Preparation for critique, evaluation, and use of a range of relevant theories that provide guiding perspectives for the provision of client-centered, clinically measurable advanced nursing practice. (3)

NURS 526: Nursing Leadership and Management

Introduction to policy, organization, and financing of health care. Preparation for provision of quality cost-effective care, participation in the design and implementation of care, and assumption of the leadership role in managing resources. (3)

NURS 527: Evaluation and Outcomes Research

Preparation for the critique and use of new knowledge to provide, change, and evaluate advanced nursing practice focused on client-centered, clinically demonstrable care. (3)

NURS 530: Resource Management

Management of resources in the planning, coordination, and/or delivery of health care with an outcome perspective at the system level. Financial and human resources and systems management will be examined from a quality perspective. (3)

NURS 531: Care and Outcomes Manager Practicum I

Direct and/or indirect care given in a defined specialty setting with focus on evaluation and outcomes. Includes clinical practicum of 60-240 hours. Prerequisite: NURS 523. Variable credit with School of Nursing approval. (1 to 5)

NURS 532: Care and Outcomes Manager Practicum II

Direct care or indirect clinical management, supervision, or education to achieve client goals by implementing approaches, interventions, outcomes, and evaluation method. Includes clinical of 60-300 hours. Pre- or Co-requisite: NURS 538. Variable credit with School of Nursing approval. (1 to 6)

NURS 538: Program Development

Integrate theoretical models, clinical parameters, and program planning principles through the construction of a detailed program for care and outcomes management. Clinical component present. Pre- or co-requisite: NURS 530 and prerequisite NURS 531. (3)

NURS 540: Illness and Disease Management

Builds on the foundations of pathophysiology, pharmacology, and health assessment and focuses on the attainment of positive clinical outcomes for a cohort or population. Includes clinical practicum of 30-60 hours. (2)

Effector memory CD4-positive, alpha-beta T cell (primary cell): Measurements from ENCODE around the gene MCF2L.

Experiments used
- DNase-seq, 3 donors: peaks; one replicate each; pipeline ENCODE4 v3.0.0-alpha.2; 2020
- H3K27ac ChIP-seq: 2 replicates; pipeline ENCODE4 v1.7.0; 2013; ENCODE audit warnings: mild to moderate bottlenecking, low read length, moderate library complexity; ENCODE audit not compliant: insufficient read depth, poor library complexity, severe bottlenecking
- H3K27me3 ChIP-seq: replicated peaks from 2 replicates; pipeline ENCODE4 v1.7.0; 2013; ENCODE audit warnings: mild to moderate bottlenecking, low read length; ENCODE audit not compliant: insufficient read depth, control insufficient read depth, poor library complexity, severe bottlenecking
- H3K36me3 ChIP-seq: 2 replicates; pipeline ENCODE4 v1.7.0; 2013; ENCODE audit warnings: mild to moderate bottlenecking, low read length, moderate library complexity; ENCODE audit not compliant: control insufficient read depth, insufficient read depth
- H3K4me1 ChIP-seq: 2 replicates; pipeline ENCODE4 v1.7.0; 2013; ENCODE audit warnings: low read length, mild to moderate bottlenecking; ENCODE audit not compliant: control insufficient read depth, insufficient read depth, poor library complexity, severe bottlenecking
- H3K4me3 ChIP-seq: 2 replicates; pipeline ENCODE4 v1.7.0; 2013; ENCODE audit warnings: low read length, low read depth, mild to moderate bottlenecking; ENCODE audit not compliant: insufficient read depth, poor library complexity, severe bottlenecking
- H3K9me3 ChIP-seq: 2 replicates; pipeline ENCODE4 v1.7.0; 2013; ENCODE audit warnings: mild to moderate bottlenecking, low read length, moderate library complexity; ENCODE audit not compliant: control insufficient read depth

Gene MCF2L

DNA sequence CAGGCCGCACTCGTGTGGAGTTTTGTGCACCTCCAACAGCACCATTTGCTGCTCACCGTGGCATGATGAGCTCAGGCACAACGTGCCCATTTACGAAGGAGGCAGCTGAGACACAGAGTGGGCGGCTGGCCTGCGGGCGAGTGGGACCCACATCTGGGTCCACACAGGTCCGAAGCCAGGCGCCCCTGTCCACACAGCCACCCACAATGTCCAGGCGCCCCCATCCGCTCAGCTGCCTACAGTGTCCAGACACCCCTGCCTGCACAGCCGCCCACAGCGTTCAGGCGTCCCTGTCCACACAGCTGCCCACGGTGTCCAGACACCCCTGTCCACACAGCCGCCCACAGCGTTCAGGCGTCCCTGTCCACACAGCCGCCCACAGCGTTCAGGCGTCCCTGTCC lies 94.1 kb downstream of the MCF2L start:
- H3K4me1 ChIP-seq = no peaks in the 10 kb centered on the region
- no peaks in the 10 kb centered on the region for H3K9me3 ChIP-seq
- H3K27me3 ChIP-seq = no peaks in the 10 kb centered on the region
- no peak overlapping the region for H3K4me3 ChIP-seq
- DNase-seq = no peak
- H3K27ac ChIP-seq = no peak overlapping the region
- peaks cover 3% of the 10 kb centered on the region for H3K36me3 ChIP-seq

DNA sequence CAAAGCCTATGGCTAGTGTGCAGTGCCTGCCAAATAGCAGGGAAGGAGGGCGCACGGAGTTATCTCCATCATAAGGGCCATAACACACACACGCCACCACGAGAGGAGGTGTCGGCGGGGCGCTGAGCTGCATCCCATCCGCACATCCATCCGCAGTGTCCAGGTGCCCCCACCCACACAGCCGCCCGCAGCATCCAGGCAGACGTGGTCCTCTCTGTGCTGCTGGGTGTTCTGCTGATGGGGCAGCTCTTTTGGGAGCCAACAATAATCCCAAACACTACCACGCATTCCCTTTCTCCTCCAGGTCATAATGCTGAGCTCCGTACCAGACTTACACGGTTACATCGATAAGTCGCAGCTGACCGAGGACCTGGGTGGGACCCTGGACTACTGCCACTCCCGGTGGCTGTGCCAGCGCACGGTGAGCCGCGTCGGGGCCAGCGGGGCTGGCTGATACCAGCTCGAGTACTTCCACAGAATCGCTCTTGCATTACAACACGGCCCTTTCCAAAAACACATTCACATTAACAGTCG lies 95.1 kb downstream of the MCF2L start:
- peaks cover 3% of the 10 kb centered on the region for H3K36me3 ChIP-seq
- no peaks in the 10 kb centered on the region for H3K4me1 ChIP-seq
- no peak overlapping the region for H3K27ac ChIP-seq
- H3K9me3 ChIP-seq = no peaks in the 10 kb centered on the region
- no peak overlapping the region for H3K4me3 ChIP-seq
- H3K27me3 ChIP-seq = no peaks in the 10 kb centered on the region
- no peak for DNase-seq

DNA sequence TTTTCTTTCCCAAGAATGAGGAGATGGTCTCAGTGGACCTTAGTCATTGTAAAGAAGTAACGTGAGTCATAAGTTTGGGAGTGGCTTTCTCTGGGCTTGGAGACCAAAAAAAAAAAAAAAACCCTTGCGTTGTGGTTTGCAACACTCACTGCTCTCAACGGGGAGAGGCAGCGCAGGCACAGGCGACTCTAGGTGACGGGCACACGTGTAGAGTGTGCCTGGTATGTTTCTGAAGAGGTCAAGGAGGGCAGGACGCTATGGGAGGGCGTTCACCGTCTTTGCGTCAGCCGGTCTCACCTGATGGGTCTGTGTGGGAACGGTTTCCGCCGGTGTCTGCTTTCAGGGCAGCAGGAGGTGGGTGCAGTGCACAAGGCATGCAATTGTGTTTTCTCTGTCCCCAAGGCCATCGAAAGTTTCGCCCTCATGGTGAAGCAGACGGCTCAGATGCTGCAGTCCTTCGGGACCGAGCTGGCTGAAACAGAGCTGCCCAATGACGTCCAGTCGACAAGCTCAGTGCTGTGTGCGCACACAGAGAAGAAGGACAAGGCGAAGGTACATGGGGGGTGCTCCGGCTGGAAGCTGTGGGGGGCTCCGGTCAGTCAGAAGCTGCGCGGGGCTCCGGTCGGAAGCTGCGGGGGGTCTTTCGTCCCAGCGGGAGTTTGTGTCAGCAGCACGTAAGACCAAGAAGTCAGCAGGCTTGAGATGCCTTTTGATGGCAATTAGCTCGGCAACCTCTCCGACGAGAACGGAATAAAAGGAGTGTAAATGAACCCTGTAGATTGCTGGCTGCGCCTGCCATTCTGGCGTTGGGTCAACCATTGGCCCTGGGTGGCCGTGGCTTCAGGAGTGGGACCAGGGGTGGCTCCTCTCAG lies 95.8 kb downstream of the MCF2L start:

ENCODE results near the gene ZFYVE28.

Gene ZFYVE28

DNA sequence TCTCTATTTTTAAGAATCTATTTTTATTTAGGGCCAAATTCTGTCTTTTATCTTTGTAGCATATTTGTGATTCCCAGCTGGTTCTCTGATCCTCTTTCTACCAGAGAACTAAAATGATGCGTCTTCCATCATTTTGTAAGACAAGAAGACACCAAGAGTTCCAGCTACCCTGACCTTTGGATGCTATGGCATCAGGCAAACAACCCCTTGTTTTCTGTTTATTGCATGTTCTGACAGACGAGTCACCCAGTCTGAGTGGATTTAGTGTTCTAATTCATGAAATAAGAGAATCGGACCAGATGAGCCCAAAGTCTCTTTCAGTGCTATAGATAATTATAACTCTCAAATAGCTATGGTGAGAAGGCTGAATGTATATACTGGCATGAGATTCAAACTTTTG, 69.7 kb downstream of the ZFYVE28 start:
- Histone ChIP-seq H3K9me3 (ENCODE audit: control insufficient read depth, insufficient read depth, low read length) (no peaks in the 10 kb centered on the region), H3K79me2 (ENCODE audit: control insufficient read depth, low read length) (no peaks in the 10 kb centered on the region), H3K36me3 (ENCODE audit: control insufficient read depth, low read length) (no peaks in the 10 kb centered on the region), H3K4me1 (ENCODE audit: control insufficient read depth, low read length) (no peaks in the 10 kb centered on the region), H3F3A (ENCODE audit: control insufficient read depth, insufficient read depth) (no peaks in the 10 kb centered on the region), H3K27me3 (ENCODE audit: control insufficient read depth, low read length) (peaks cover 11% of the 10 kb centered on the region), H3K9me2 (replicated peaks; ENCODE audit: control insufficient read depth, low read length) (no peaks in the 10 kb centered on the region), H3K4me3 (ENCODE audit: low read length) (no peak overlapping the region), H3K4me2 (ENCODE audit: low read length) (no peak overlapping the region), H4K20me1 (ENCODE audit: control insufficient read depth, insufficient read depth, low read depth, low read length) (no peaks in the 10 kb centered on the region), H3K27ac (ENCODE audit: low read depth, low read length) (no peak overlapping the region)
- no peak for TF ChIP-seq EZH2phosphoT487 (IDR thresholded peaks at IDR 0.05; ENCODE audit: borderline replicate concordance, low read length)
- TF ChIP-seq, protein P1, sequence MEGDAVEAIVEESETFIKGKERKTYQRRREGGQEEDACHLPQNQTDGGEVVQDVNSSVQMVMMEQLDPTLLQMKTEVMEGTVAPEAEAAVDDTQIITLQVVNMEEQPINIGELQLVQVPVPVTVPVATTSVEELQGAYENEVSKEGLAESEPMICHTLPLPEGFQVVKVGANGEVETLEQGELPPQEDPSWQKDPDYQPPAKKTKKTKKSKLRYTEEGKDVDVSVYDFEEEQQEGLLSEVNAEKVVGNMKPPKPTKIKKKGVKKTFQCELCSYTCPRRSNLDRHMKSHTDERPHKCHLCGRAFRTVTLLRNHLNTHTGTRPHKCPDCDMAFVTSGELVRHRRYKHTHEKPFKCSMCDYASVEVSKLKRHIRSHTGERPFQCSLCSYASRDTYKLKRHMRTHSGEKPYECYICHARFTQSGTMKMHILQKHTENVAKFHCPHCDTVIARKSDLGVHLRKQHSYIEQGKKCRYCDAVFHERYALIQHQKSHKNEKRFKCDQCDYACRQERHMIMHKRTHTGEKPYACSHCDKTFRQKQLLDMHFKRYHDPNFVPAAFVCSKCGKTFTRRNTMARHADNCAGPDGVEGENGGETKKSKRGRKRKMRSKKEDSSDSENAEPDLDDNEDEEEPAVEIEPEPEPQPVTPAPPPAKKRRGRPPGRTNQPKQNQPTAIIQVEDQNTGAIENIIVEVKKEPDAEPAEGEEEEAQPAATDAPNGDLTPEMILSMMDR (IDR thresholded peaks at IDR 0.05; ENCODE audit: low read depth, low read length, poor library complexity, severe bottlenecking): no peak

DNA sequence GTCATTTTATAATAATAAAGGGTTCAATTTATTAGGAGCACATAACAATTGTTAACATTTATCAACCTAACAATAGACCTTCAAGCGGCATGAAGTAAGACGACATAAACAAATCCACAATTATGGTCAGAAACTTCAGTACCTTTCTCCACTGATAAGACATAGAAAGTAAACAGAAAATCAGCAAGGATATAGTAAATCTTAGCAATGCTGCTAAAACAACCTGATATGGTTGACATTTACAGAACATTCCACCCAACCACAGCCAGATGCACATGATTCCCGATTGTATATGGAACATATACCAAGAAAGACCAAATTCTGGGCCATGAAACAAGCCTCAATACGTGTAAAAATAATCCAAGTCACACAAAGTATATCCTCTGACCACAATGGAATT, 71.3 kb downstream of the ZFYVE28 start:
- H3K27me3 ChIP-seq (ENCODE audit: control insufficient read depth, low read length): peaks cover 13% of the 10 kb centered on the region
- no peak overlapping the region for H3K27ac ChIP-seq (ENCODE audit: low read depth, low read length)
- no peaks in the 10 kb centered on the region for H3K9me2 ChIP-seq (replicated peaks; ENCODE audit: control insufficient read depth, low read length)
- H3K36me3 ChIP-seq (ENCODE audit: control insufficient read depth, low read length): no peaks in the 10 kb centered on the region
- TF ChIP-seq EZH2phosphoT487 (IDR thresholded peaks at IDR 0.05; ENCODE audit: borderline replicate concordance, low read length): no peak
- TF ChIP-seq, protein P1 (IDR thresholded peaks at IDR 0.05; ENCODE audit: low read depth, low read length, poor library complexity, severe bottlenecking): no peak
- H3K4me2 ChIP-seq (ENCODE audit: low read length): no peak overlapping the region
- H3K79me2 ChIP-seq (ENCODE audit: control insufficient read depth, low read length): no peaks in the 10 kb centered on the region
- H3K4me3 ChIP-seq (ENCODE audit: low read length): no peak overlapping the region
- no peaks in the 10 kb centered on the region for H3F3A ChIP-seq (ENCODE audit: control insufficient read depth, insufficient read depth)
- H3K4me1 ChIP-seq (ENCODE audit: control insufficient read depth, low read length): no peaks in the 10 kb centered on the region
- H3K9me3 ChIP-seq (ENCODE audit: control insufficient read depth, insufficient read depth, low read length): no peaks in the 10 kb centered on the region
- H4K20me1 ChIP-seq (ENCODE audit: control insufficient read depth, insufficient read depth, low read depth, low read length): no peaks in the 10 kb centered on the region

NURS 550: Curriculum and Instruction

Examination of the theory and practice of curriculum planning, development, implementation, and evaluation. Theoretical and philosophical principles of the teaching/learning process. Analysis of adult teaching strategies and the process of self and student evaluations. (3)

NURS 580: Advanced Pathophysiology

Focuses on normal physiologic and pathologic mechanisms of disease. Primary components of the foundation for clinical assessment, decision making, and management. (3)

NURS 582: Advanced Health Assessment

Development and performance of the skills needed for advanced health assessment of individuals, families, or communities throughout the lifespan. Includes clinical practicum of 30-120 hours. Prerequisites: Basic health assessment skills. (2 to 4)

NURS 583: Clinical Pharmacotherapeutics

Focuses on the pharmacokinetic basis for and pharmacotherapeutic management of simple and complex disease processes. Includes ethical, legal, and procedural aspects of prescriptive authority. Pre- or co-requisite: NURS 580. (3)

NURS 584: Family Nurse Practitioner I

Application of theory and research in the management of health problems across the lifespan. Demonstration of diagnostic reasoning related to health care conditions. Seminar and clinical of 240 hours. Prerequisites: NURS 582 and pre- or co-requisite NURS 583. (6)

NURS 585: Family Nurse Practitioner II

Application of theory and research in the management of increasingly complex health problems across the lifespan. Demonstration of diagnostic reasoning for a wide range of acute and chronic conditions. Seminar and clinical. Includes clinical practicum of 180 hours. Prerequisite: NURS 584. (5)

NURS 591: Independent Study

Opportunities for advanced study in selected topic related to student's area of interest. Consent of dean required. (1 to 4)

NURS 593: Advanced Specialty Practice

Application of advanced practice nursing in clinical specialty practice. Includes clinical practicum of 60-480 hours. Prerequisite: Completion of all core requirements. (1 to 6)

NURS 595: Internship

To permit graduate students to relate theory and practice in a work situation. The title will be listed on the student term-based record as Intern: followed by the specific title designated by the instructor in consultation with the student. (1 to 12)

NURS 596: Scholarly Inquiry in Nursing Practice

Development and submission of professional paper or project related to one's area of specialization based on an evaluation and outcomes model. Cross-listed with NURS 599. (2)

NURS 599: Thesis

Faculty-guided application of the research process. May involve replication of previous study, secondary analysis of research data, an evaluation project, or an original investigation. Prerequisites: Completion of core courses, approval by School of Nursing. Minimum program requirement is four credits. Once enrolled, must continue to enroll for at least one credit each semester of the academic year until thesis is completed. Capstone course. Course may be taken more than once; this is a four-credit course; if repeated, credits may vary. (1 to 4)